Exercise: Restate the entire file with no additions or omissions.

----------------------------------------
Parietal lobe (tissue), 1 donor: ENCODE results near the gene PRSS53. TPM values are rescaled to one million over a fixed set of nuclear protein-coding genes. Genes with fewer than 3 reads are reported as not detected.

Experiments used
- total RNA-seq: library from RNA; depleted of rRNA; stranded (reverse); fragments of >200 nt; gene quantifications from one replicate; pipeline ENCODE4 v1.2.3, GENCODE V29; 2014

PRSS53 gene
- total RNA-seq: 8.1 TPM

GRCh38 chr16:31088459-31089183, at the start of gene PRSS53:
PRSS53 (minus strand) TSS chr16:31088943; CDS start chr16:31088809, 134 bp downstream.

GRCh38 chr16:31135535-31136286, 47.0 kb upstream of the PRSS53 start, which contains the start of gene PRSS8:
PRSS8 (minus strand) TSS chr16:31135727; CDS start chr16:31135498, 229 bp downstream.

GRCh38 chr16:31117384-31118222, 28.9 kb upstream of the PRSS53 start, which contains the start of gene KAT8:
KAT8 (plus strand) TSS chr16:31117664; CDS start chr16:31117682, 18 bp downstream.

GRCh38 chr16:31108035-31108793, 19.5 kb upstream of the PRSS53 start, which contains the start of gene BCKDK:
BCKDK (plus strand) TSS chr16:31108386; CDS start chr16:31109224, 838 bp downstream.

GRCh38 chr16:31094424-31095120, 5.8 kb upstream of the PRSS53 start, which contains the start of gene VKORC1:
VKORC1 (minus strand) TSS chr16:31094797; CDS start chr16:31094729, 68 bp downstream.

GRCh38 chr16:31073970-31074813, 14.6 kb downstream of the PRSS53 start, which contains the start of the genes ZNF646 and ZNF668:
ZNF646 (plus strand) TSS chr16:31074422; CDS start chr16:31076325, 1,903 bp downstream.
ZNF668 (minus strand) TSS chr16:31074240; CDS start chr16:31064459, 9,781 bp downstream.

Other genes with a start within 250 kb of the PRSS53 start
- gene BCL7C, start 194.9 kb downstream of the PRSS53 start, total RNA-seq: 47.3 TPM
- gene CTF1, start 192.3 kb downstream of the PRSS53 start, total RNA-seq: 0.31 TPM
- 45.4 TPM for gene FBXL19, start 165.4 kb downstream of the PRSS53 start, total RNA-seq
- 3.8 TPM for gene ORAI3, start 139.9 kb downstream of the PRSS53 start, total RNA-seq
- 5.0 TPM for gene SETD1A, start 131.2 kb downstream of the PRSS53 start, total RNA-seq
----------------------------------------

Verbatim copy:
Parietal lobe (tissue), 1 donor: ENCODE results near the gene PRSS53. TPM values are rescaled to one million over a fixed set of nuclear protein-coding genes. Genes with fewer than 3 reads are reported as not detected.

Experiments used
- total RNA-seq: library from RNA; depleted of rRNA; stranded (reverse); fragments of >200 nt; gene quantifications from one replicate; pipeline ENCODE4 v1.2.3, GENCODE V29; 2014

PRSS53 gene
- total RNA-seq: 8.1 TPM

GRCh38 chr16:31088459-31089183, at the start of gene PRSS53:
PRSS53 (minus strand) TSS chr16:31088943; CDS start chr16:31088809, 134 bp downstream.

GRCh38 chr16:31135535-31136286, 47.0 kb upstream of the PRSS53 start, which contains the start of gene PRSS8:
PRSS8 (minus strand) TSS chr16:31135727; CDS start chr16:31135498, 229 bp downstream.

GRCh38 chr16:31117384-31118222, 28.9 kb upstream of the PRSS53 start, which contains the start of gene KAT8:
KAT8 (plus strand) TSS chr16:31117664; CDS start chr16:31117682, 18 bp downstream.

GRCh38 chr16:31108035-31108793, 19.5 kb upstream of the PRSS53 start, which contains the start of gene BCKDK:
BCKDK (plus strand) TSS chr16:31108386; CDS start chr16:31109224, 838 bp downstream.

GRCh38 chr16:31094424-31095120, 5.8 kb upstream of the PRSS53 start, which contains the start of gene VKORC1:
VKORC1 (minus strand) TSS chr16:31094797; CDS start chr16:31094729, 68 bp downstream.

GRCh38 chr16:31073970-31074813, 14.6 kb downstream of the PRSS53 start, which contains the start of the genes ZNF646 and ZNF668:
ZNF646 (plus strand) TSS chr16:31074422; CDS start chr16:31076325, 1,903 bp downstream.
ZNF668 (minus strand) TSS chr16:31074240; CDS start chr16:31064459, 9,781 bp downstream.

Other genes with a start within 250 kb of the PRSS53 start
- gene BCL7C, start 194.9 kb downstream of the PRSS53 start, total RNA-seq: 47.3 TPM
- gene CTF1, start 192.3 kb downstream of the PRSS53 start, total RNA-seq: 0.31 TPM
- 45.4 TPM for gene FBXL19, start 165.4 kb downstream of the PRSS53 start, total RNA-seq
- 3.8 TPM for gene ORAI3, start 139.9 kb downstream of the PRSS53 start, total RNA-seq
- 5.0 TPM for gene SETD1A, start 131.2 kb downstream of the PRSS53 start, total RNA-seq